Some of us have had a busy week. I have discovered I have magic geomorphological powers and weevils in my pantry. I have been writing to the point of becoming reverse-dyslexic, unable to string simple sentences together, particularly if on paper, but that seems to be a bit of a theme these days. Over on Spark, now moved to a swish new domain, looking all wonderful and pretty, we have been publishing some interesting new writing. From London, Giulia Merlo has started a monthly in-depth update on the latest going-ons, while we are currently working hard to publish the up-and-coming theatre critics reviewing the Ten Days on the Island festival as a part of Critical Acclaim, a workshop in phlegm run by, among others, our very own Alison Croggon, and Sydney’s very own (but still much loved over at GS) James Waites. All up on Spark, yeah?
Meanwhile, some bits and crumbs: Hayloft Project (remember Spring Awakening? Remember Platonov?) are opening their 2009 season with a double bill: the Sydney version of Spring Awakening (the one that confused the shit out of Melbourne when reported in the Sydney papers) plus 3xSisters, announced as Chekhov playfully deconstructed by three directors (Hayloft’s Simon Stone, Benedict Hardie and Black Lung’s Mark Winter). It opens on April 24, at the Meat Market, and runs until May 10. All details here.
Same Simon Stone is returning to Red Stitch to direct the Australian premiere of Philip Ridley’s Leaves of Glass. Ridley was the writer of the critically acclaimed Mercury Fur, the sleeper hit of spring 2006 at Theatreworks, while Stone’s production of Mark Ravenhill’s pool (no wate) for Red Stitch got nominated for a bunch of Green Rooms last year and I missed it because I left for Europe two days earlier. Well. Red Stitch, every self-respected theatre realist’s substitute for MTC, and our finest bourgeois theatre, has unearthed yet another play that looks like smart, interesting, contemporary. All details here.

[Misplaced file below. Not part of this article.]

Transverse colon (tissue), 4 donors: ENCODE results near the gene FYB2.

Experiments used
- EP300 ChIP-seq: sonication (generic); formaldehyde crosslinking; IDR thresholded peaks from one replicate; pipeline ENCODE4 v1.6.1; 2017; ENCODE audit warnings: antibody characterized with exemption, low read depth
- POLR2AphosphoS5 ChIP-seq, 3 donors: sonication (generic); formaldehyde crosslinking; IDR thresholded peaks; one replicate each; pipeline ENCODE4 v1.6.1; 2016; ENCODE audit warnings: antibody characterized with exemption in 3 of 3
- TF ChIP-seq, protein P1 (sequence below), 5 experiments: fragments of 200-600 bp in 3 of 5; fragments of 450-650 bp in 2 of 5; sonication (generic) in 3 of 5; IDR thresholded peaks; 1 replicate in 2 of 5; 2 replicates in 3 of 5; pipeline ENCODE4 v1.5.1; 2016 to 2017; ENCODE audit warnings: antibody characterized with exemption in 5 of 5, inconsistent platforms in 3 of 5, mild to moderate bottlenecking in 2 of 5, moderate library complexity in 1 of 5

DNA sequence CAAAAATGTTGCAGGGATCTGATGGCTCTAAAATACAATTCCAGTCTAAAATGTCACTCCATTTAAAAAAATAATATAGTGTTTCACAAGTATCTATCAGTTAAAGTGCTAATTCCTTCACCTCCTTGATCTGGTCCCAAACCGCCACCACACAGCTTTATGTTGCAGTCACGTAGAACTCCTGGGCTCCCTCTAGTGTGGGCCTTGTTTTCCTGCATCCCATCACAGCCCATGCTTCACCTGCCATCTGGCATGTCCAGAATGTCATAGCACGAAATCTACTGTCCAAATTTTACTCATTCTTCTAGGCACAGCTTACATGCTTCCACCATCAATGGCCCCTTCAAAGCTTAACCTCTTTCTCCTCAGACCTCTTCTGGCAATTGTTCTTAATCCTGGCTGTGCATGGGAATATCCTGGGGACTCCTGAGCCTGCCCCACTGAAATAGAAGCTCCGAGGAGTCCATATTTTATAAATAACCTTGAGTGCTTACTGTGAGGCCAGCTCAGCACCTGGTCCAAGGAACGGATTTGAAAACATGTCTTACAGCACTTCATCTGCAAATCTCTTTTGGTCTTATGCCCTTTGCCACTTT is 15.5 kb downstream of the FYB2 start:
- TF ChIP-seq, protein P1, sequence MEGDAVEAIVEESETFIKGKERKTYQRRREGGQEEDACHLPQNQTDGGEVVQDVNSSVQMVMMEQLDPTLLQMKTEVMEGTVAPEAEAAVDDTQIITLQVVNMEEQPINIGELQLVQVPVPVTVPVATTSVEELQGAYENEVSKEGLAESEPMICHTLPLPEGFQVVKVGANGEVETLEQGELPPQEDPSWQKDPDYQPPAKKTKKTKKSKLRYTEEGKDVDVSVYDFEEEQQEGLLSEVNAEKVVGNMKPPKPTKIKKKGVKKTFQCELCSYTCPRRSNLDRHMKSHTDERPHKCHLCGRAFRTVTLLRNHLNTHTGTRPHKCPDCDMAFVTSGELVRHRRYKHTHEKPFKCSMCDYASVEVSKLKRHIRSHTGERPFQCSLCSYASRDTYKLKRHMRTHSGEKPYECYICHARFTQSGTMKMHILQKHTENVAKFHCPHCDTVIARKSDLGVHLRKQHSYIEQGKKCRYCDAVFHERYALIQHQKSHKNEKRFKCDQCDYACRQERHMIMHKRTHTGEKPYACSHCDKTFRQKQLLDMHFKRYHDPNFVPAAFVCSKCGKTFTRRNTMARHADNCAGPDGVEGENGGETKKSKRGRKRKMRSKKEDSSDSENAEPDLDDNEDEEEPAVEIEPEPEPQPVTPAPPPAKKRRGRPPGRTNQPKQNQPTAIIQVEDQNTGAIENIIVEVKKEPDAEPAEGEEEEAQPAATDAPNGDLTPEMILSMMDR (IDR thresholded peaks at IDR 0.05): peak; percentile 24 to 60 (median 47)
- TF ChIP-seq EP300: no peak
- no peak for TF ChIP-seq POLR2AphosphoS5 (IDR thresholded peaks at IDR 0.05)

Speaking of which, MTC has apparently slashed its youth ticket prices permanently to $30. No more 9am queueing if you really want to revisit a classic, and no more sneaking from your radically lateral seats into the breezy A Reserve between the acts. Why is this important? Well, because August: Osage County, on which Giulia writes in her Postcard from London, is opening soon, with Robyn Nevin and Robert Menzies no less. And before that, our intrepid Ming-Zhu is just about to open Realism. Looks like a bit of orientalist silliness to me, but what would I know? I’m biased in all matters Slavic.
In keeping with the middlebrow theme, La Mama is launching a duet of Becketts to commemorate some anniversary or other. Opening on 14 and 15 April, Andre Bastian is directing a handful of shorts, and Laurence Strangio a …waiting for GODOT. We’ll see how the Trust sits with that irreverent title, hon… Bastian was the man behind last year’s Red Stitch production of The Work of Wonder, one of the most extravagant postdramatic things I’ve seen in Melbourne. Who knows what the Becketts are going to be like?! And how exciting!
I must have forgotten another hundred things, but my brain is fried. I pledge not to ever care about a review again. Indeed, I may just avoid difficult theatre altogether. BUT!, one thing that I haven’t forgotten because it’s unforgettable: La Mama has joined the Comedy Festival with the best piece of, what-did-we-say?, Alternative and Hybrid Performance, in the world. So You Think You Can Cow? closes next Saturday, and you don’t want to miss it. It’s everything that’s brilliant about theatre, comedy, disco, and life in general. And then more. Just go.
Ha!, I reckon I could cure reverse-dyslexia just by writing more theatre news, but I need to sleep, shower, and find a way to connect Cow to Woven Hand, in reverse order. Well, Cow has music. Woven Hand make music. There we go. And this video, from Ultima Vez+Wim Vandekeybus’s beautiful dance film Blush, is not only the most erotic moment in YouTube history, but needs to be here so that, the next time I start ranting about Splintergroup, I can direct all the confused passers-by here: